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selves fall into two sub-categories: the first type would redefine the word “person” as used in the due process clauses of the fifth and fourteenth amendents, 350 the second would extend substantive protection to the lives of the unborn without regard to the Supreme Court's ruling on the meaning of "person."361 Since it has been alleged that the proposals for such an amendment, if passed, would create “chaos” in the law, 362 it is necessary to determine just what foundation there might be for such a charge.
Perhaps the most comprehensive of the proposed amendments is House Joint Resolution 132, (hereinafter HJR 132), introduced in January, 1975.863 An examination of its provisions, with particular reference to potential areas of difficulty, helps to place the debate in proper focus.354 HJR 132 is framed as follows: Section 1)
With respect to the right to life, the word "person” as
of age, health, function, or condition of dependency, 350. E.g., S.J. RES. 6, 94th Cong., 1st Sess. (1975):
ARTICLE — SECTION 1. With respect to the right to life guaranteed in this Constitution, every human being, subject to the jurisdiction of the United States, or of any State, shall be deemed, from the moment of fertilization, to be a person and entitled to the right to life. SEC. 2. Congress and the several States shall have concurrent power to enforce this article by appropriate legislation. H.R.J. Res. 197, 94th Cong., 1st Sess. (1975): 1. With respect to the right to life, the word 'person'as used in this article and in the fifth and fourteenth articles of amendment to the Constitution of the United States applies to all human beings irrespective of age, health, function, or condition of dependency, including their unborn offspring at every stage of their biological development. 2. No person shall deprive any unborn person of life, except in a case where it is necessary to prevent the death of the mother of such person or to terminate a pregnancy of no more than 10 days' duration resulting from rape. 3. The Congress and the several States shall have power to enforce this article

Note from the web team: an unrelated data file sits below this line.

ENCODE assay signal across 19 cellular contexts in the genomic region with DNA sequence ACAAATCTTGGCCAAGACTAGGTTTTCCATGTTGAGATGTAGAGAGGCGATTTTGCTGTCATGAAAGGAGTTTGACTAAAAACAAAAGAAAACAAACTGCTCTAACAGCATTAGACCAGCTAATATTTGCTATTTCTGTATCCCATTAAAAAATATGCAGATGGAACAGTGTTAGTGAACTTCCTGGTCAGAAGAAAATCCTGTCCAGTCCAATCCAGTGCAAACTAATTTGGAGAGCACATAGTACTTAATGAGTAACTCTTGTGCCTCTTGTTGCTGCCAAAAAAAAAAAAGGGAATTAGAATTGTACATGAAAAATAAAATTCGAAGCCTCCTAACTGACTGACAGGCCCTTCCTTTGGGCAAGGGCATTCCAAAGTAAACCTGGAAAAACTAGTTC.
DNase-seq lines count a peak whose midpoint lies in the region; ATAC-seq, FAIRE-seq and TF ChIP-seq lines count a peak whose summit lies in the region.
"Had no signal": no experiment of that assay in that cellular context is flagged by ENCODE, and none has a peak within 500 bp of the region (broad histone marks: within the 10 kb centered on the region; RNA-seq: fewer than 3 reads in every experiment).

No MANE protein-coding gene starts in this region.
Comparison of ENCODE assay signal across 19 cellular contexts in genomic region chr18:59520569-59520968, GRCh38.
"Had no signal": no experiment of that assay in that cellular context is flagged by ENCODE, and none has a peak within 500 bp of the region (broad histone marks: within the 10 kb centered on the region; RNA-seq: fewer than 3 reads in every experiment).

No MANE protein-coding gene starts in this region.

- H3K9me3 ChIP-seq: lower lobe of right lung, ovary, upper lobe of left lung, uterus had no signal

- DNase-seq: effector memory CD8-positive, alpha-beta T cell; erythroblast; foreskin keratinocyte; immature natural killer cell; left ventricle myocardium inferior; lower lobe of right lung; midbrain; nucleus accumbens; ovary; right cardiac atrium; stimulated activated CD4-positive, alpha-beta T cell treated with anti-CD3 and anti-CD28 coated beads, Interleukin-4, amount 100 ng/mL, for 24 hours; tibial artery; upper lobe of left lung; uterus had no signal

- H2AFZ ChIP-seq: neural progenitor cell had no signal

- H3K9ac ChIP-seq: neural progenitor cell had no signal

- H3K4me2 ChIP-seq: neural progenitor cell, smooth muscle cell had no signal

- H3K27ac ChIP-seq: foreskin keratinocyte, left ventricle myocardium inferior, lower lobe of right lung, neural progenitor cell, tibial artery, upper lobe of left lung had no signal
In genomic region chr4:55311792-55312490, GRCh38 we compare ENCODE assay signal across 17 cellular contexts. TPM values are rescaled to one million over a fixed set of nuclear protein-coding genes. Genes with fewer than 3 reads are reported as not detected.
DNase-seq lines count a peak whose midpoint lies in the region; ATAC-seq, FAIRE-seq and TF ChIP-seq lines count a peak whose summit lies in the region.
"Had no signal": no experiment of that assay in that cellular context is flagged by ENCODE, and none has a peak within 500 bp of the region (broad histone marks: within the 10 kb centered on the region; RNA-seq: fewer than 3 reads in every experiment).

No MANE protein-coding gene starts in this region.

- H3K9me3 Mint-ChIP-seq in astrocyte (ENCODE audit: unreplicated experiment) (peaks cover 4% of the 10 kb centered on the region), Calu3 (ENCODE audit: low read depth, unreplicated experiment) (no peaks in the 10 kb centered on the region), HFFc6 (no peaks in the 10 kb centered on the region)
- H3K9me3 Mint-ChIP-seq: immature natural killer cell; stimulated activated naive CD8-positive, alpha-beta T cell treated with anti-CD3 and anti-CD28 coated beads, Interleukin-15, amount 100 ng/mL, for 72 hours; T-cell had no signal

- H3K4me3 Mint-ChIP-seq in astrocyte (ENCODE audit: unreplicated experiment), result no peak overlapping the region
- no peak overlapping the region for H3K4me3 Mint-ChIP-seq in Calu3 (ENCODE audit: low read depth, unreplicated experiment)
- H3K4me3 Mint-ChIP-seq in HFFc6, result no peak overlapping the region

by appropriate legislation. See also H.R.J. RES. 317, 94th Cong., 1st Sess. (1975) (containing exception for life of mother).
351. E.8., H.R.J. RES. 99, 94th Cong. 1st Sess. (1975): 1. Neither the United States nor any State shall deprive any human being, from conception, of life without due process of law; nor deny to any human being, from conception, within its jurisdiction, the equal protection of the law. 2. Neither the United States nor any State shall deprive any human being of life on account of age, illness, or incapacity. 3. Congress and the several States shall have power to enforce this article by appropriate legislation.
352. See, e.g., Sanders, Enemies of Abortion, HARPER'S MAGAZINE, March, 1974, at 26, 28.
353. H.R.J. Res. 132, 94th Cong., 1st Sess. (1975).
354. It should be noted that the writer's use of this proposal is for analytical purposes only. No opinion is expressed as to its merits relative to the other proposals which have been introduced.